Identity Theft: Protect your Organization Today

May 25, 2011

NPO leaders probably know best how long it takes to form strong, mutual relationships with donor groups, and how quickly those relationships can dissolve.  Well imagine how quickly these relationships could be destroyed if donors, volunteers, clients, or sponsors discovered that their nonpublic information was compromised from a breach that originated from within your NPO.  This breach can result in identity theft, which is America’s fastest growing white-collar crime.   And with today’s ever-changing technology, including online access to the global marketplace and personal data files, this is becoming a concern and even greater risk. 

The following are some ways Kimberly Woods, a twenty-year development professional, discusses how an NPO can experience a devastating breach of security:

  • An employee is reviewing the giving history of a large contributor, but leaves their desk to pick up data from a printer down the hall.
  • The fiscal year has ended and it’s time to toss old files in the dumpster outside the building.
  • Copies of donor’s contribution check were left behind on the copy machine.
  • An employee left your organization two weeks ago, but they still have password access to online data and their building security card was never turned in.
  • The receptionist has slips of paper on her desk containing donor credit card information.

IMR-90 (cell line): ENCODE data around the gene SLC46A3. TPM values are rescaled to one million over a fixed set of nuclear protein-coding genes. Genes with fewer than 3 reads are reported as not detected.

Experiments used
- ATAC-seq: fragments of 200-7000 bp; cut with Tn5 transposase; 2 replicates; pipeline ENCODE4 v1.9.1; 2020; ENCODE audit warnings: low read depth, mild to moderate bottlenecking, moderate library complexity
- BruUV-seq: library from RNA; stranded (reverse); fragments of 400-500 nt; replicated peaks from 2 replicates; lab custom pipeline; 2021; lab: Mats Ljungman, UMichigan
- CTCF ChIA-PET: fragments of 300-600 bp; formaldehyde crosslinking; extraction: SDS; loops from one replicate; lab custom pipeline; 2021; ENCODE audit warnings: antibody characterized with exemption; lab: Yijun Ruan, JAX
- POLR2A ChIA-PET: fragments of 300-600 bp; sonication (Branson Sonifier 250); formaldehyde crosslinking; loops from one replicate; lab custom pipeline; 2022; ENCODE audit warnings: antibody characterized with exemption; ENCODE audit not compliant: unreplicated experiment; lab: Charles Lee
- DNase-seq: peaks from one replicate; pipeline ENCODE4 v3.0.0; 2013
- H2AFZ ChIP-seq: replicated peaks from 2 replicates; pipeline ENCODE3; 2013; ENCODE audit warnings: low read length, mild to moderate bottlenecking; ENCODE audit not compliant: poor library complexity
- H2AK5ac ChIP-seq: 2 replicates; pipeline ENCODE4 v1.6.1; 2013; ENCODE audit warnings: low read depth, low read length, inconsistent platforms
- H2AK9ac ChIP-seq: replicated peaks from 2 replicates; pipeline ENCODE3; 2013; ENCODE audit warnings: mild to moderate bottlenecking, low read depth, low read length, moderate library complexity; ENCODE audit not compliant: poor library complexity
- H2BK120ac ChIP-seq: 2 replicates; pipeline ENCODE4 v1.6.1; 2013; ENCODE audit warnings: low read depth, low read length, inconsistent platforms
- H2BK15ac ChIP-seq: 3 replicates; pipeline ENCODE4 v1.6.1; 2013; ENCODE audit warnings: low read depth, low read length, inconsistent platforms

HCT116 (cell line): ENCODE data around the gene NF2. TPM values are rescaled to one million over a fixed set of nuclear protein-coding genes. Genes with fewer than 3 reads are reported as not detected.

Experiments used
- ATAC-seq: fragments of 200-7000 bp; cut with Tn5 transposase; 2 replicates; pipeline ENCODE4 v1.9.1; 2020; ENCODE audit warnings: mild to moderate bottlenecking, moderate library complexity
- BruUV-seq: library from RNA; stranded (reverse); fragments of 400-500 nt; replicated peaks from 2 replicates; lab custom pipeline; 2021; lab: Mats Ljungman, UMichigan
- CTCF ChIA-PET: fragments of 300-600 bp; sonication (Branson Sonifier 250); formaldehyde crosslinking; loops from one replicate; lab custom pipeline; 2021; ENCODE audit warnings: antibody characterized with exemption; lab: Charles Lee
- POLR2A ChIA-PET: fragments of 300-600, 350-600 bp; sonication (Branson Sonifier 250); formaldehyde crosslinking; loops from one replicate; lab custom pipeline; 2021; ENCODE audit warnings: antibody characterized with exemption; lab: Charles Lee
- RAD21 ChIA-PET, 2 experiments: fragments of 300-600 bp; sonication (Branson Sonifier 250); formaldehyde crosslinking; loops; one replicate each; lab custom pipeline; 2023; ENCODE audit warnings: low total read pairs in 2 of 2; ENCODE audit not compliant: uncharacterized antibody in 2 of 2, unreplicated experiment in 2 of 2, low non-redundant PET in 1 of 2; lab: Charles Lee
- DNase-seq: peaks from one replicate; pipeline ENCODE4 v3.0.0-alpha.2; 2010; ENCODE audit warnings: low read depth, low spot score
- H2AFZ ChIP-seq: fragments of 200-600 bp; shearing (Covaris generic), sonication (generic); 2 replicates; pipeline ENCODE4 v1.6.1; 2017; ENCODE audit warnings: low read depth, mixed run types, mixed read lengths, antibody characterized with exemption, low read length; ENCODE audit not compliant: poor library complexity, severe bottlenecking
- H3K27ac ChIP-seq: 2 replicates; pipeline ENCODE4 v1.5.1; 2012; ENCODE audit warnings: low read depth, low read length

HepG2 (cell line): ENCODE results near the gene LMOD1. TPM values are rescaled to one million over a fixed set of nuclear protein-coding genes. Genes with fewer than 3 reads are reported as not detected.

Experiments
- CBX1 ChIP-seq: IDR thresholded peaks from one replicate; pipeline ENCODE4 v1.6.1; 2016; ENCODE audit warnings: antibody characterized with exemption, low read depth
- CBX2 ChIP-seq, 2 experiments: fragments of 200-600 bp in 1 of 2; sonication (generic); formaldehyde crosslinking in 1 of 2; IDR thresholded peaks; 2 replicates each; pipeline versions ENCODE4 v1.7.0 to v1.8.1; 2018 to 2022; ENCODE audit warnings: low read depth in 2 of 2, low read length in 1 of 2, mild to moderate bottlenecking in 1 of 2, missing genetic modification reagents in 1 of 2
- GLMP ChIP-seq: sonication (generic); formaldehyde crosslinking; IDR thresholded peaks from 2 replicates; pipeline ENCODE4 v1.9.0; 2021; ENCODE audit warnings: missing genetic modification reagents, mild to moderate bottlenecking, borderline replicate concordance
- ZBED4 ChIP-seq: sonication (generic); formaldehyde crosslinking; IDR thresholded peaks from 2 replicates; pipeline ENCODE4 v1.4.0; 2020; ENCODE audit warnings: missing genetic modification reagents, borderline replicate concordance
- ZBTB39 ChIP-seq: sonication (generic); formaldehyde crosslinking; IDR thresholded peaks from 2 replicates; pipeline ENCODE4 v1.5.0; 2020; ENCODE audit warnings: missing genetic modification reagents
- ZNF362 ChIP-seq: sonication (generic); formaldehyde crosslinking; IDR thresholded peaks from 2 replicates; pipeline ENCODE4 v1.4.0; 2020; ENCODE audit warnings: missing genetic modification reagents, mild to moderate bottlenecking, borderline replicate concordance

• Nonpublic information and data was mistakenly made available on the website.
  • Your organization has a formal Privacy Policy, but employees haven’t been trained on it yet.
  • A company laptop was stolen from a locked car or left unattended in public “just for a moment.”
  • The flash drive was left behind on the key chain of the company vehicle while being serviced.
  • Information was faxed or given over the phone to unauthorized recipients.

It is important to remember to take extra precautions when handling people’s nonpublic and personal data, especially with today’s technological advances.

Reference:  “Identity Theft—the Perfect Storm: How Safe is your Organization’s Nonpublic Information” By Kimberly Woods

One Response to “Identity Theft: Protect your Organization Today”

  1. Terri Fredlund Says:

    There are plenty of unscruplous people around who will try to adopt your identity in order to get what they want (normally money). And while it doesn’t help if you do what I do – publish not only your email address and phone number on your website, but also a map on how to get to your house on foot – trying to conceal your identity from everyone is not the answer either.’

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